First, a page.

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Violent Extremism remains one of West Africa's most pressing security threats. Violent extremism is a phenomenon that threatens the peace and tranquility of different countries and has claimed the lives of millions of people around the world in recent years.

Radicalization has different forms and dimensions; religious, sectional and, sometimes, racial. Internationally and regionally, no country is left unchallenged about this phenomenon and the dangers it poses to society at large. Religious radicalization has captured the attention of the international community and poses a major threat to global peace and security; it winds have believed to have blown from the Arabic world and spread like wildfires in countries around the world. It should be remembered from the outset that the phenomenon of extremism is not unique to predominantly Muslim societies. It is a phenomenon that is experienced by all religions in different social contexts and geographical areas.

Since decades, West Africa and the sahel are at the forefront of radicalization thoughts and activities, primarily carried out by local actors and small theaters in the region. Groups such as Jamâat Nusrat Al-Islam Wal Muslimeen (JNIM) and Islamic State Sahel province (ISSP),which operates in Mali and Burkina Fasso, and Boko haram in Nigeria, among others, have been carryout terrorist activities in their respective countries and far beyond.

Unlike the countries of the central Sahel, some West African countries are still spared terrorist attacks, although they are gradually being marked by the rise of a certain radicalization. This trend can be seen in the behaviors, modes of religiosity, and speeches of new preachers who are increasingly influential among young people.

As observed in the recent evolution of the countries of the region, the hardening of the increasingly contentious religious discourse is also linked to interactions between the political and religious spheres. The specific case of the Gambia cannot be properly analyzed without taking into account the inconsistencies of Yayah Jammeh's regime as well as the influences coming from abroad, more specifically from the Middle East and the Gulf countries.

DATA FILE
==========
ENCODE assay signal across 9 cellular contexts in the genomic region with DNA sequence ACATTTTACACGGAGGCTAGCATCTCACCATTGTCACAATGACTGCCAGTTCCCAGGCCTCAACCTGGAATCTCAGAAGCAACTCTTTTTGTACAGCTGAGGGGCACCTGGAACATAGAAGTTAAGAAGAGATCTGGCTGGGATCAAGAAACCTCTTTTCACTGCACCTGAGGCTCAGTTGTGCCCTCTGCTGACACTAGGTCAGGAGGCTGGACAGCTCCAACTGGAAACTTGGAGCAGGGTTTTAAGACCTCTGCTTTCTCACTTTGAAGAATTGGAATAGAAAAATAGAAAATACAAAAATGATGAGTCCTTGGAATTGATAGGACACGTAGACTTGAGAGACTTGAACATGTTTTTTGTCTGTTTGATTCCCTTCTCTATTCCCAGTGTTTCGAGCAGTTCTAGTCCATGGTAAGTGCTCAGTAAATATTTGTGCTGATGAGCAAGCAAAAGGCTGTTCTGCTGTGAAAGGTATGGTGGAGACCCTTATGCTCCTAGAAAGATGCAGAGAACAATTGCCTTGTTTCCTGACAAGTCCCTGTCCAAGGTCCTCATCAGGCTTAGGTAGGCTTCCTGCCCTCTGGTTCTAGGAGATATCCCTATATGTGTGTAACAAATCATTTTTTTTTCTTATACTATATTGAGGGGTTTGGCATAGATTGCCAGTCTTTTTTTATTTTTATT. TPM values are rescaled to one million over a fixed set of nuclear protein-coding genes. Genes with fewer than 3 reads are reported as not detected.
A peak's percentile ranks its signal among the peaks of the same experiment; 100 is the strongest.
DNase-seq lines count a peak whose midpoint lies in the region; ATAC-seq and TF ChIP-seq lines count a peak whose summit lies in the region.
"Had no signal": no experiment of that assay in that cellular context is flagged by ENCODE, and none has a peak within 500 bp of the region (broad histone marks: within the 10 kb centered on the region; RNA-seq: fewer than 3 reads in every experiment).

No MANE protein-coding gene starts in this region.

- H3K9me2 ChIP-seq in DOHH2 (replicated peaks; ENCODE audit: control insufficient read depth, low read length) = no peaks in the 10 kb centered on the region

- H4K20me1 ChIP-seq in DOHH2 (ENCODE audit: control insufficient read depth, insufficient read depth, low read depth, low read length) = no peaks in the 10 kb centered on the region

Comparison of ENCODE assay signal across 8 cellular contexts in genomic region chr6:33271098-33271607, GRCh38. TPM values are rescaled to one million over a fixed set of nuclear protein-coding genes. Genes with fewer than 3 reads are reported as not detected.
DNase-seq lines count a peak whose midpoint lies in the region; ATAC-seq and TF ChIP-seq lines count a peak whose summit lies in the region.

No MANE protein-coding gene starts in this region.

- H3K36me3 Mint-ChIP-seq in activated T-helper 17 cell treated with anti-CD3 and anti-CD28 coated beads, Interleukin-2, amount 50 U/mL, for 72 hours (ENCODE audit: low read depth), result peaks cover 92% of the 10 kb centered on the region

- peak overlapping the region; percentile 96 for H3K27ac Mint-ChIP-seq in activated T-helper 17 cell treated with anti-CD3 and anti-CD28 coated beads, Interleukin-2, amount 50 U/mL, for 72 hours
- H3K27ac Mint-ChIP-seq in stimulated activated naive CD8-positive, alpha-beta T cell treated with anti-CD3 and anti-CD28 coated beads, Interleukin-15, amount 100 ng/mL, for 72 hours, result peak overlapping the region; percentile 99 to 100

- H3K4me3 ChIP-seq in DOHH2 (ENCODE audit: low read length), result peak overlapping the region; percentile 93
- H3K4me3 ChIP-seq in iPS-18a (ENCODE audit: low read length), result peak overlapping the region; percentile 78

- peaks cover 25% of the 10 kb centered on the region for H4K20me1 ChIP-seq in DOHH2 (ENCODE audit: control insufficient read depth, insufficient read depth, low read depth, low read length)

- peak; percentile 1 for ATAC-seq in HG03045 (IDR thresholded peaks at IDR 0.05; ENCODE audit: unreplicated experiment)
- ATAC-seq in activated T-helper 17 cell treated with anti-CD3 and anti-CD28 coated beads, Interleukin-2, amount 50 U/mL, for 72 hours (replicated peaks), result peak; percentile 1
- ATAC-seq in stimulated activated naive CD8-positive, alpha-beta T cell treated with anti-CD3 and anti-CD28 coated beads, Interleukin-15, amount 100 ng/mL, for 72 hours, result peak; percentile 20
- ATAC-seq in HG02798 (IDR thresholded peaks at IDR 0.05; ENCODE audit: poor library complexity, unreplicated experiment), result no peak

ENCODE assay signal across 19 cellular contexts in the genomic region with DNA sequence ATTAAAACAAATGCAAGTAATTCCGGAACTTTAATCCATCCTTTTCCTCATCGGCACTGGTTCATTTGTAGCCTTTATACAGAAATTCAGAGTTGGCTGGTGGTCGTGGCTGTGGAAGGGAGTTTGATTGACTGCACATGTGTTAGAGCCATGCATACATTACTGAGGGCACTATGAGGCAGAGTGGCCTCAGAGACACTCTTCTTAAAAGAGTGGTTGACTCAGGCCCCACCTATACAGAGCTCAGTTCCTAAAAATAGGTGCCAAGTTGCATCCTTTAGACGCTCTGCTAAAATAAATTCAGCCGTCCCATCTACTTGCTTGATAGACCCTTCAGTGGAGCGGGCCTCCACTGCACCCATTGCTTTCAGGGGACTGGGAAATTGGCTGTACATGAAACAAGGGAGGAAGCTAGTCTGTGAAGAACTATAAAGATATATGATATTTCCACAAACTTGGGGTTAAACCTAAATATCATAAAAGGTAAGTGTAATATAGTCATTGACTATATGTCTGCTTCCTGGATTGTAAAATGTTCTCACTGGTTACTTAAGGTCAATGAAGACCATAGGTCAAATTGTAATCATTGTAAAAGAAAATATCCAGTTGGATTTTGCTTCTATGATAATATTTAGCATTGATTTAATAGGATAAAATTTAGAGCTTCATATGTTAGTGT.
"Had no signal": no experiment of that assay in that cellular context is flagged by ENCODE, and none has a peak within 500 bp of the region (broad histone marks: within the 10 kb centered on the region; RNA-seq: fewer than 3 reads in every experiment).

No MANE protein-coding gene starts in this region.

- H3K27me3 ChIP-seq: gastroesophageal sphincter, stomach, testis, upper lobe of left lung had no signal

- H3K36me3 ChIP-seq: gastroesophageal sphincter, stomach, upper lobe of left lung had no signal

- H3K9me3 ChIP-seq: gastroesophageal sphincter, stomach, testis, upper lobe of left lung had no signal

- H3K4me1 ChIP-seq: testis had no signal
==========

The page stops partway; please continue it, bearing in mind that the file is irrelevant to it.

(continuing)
Radicalism perspectives in The Gambia

One will, without a second thought, negate the question of The Gambia being completely immune from all elements of Islamic radicalization. To begin with, Gambia is geographically located in a community of nations that share not only an open and porous border but also deeply ingrained values and religious brotherhoods. The independence of nations within the Sahel and West African countries has increased the possibilities of radicalization. As a Muslim-majority country that regained its democratic values following the highly controversial 2016 presidential elections which brought current president Adama Barrow to power. However, the Gambia is a very welcoming country,its citizens also travel to different predominantly Islamic countries notably Iran,Iraq and Syria to pursue Islamic and Coranic studies. There is still no concrete evidence as to what type of knowledge such Gambian receive when they reach those countries. Also, the lack of adequate vetting process put the country into serious threats of radicalization etc.

The other important element is that there exist many Quranic educational centres that are run outside the umbrella of the government and its agencies. One might find it difficult to ascertain the philosophy being inculcated in the minds of these knowledge seekers in these completely isolated Islamic and Quaranic establishments. A study of Government programs revealed a well-organized structure in place to moderate and monitor what happens in conventional and Arabic (Madarasas) schools, but until now little is known of the locally run "daara" which are mainly run under the watch of learned community leaders. This survey intends to detail elements of Islamic radicalization in the Gambia and aims to find linkages with groups in Sub-Saharan Africa and globally recognized radicalized groups.

Through an analysis of the recent dynamics of the Gambian religious field, this article will first look at the prospects of radicalism in the Gambia. After an examination of the management of religion during the Yaya Jammeh era, the evolution of the relationship between Islamic actors and the regime will be discussed, as well as the process that has seen the development of Wahhabi movements and the evolution of religious discourse. Finally, beyond a simple religious phenomenon, it will be discussed how the hardening of preaching could constitute early signals of radicalization in the Gambia and why this country should be able to learn from the mistakes of Sahelian states in the face of the rise of violent extremism.